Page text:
KYOTO, USA: Kyocera Corp., IHI Corp. and Mizuho Corporate Bank Ltd announced that the three companies have reached a basic agreement to construct a 70-megawatt (MW) solar power plant in southern Japan and to further explore a business model for utility-scale solar power generation.
The “mega-solar plant” is being built to help solve Japan’s power supply issues caused by the effects of the Great East Japan Earthquake, and to make a contribution to environmental protection, including the reduction of CO2 emissions.
To be built in Kagoshima City (Kagoshima Prefecture), the solar power project is being undertaken by combining the strengths of the three companies: Kyocera utilizing its more than 35 years of experience in the solar business; IHI implementing its proactive stance on promoting the increased use of renewable energy; and Mizuho CB applying its wide-ranging finance knowledge.
Within the agreement, the Kyocera Group will be responsible for the supply of 100% of the solar modules and part of the construction & maintenance of the system; IHI will lease the land and actively participate in the operation of the project; and Mizuho CB will devise a financing plan for the project. Furthermore, a special-purpose company will be established to undertake the business operation of the mega-solar plant, with Kyocera planning to become the largest shareholder.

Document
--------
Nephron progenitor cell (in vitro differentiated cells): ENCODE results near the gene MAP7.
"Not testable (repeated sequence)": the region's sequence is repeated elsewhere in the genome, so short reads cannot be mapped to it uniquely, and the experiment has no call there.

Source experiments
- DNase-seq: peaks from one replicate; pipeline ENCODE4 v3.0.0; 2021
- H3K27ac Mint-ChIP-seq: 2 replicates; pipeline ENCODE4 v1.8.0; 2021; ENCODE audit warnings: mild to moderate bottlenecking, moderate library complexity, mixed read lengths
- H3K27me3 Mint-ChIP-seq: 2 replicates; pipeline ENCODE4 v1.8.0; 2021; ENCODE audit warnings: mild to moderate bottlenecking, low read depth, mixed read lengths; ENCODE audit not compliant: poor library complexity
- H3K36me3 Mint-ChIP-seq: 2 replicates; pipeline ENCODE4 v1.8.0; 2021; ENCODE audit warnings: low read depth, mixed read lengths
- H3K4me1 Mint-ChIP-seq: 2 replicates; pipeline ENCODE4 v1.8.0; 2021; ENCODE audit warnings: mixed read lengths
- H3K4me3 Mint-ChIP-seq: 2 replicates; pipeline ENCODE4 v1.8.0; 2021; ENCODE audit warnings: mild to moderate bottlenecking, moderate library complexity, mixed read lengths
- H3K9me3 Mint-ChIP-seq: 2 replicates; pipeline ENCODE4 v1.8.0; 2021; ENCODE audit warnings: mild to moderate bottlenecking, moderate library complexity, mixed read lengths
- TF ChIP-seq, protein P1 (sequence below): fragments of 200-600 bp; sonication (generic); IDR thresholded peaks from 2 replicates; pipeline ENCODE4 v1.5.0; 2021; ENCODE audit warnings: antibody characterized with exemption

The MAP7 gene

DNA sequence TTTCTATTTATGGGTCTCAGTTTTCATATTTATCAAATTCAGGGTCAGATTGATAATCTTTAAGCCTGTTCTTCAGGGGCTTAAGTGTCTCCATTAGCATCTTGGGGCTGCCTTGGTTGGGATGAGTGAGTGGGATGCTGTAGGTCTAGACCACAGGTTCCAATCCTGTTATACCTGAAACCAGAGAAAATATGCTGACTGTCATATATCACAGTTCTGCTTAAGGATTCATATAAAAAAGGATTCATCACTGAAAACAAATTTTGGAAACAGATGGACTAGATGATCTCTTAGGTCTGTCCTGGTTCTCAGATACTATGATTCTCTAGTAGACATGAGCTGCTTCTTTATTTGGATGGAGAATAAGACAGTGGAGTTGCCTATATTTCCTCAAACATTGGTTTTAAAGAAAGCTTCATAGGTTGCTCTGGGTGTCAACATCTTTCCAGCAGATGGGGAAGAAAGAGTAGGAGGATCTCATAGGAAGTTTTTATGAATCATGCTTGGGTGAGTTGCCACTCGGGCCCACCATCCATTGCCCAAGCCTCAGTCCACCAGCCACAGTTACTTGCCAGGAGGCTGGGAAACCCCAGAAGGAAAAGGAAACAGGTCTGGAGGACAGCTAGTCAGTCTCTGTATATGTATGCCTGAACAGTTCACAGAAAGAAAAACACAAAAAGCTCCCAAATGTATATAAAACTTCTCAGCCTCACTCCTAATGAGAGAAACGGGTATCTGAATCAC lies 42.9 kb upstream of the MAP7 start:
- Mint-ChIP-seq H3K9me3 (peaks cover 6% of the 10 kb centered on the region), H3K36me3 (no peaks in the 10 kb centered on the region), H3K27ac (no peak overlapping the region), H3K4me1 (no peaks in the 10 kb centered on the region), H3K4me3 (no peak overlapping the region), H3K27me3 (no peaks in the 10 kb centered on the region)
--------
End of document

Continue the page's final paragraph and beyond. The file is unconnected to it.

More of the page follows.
In the process of exploring the feasibility of the new business, Kyocera and IHI have enlisted the support of and plan to get cooperation for investment in the special-purpose company from KDDI Corp., Kyudenko Corp., Kagoshima Bank Ltd; Takenaka Corp. and others.
With the cooperation of the Kagoshima prefectural and municipal governments and others in the local area, the companies seek to both revitalize the local area, and through the spread of renewable energy use, to contribute to the preservation of the environment and the advancement of society.
The planned site of the solar power plant is approximately 1,270,000m2 (approx. 314 acres) of land owned by IHI — roughly the same area as 27 baseball stadiums. The total project cost is estimated at approximately 25 billion yen (approx. $309 million) with construction to commence in July of this year.
Plans for the plant include exclusive use of approximately 290,000 Kyocera multicrystalline solar modules, with a total capacity of 70MW, becoming the largest officially announced solar power plant in Japan. The planned 70MW of solar power generation is equal to almost 40 percent of the total amount of public/industrial-use solar power equipment shipped domestically in CY2011. The approximately 79,000MWh of annual electricity generated will provide the equivalent power for roughly 22,000 average households, and will help to offset roughly 25,000 tons of CO2 per year.
Expectations and interest in solar energy have heightened to a new level in Japan with the planned July 1 start of a revamped feed-in tariff (FIT) program and the need to resolve power supply issues caused by the effects of the Great East Japan Earthquake. Under these circumstances the three companies have reached this basic agreement as they believe that it is their corporate responsibility to proactively tackle environmental problems.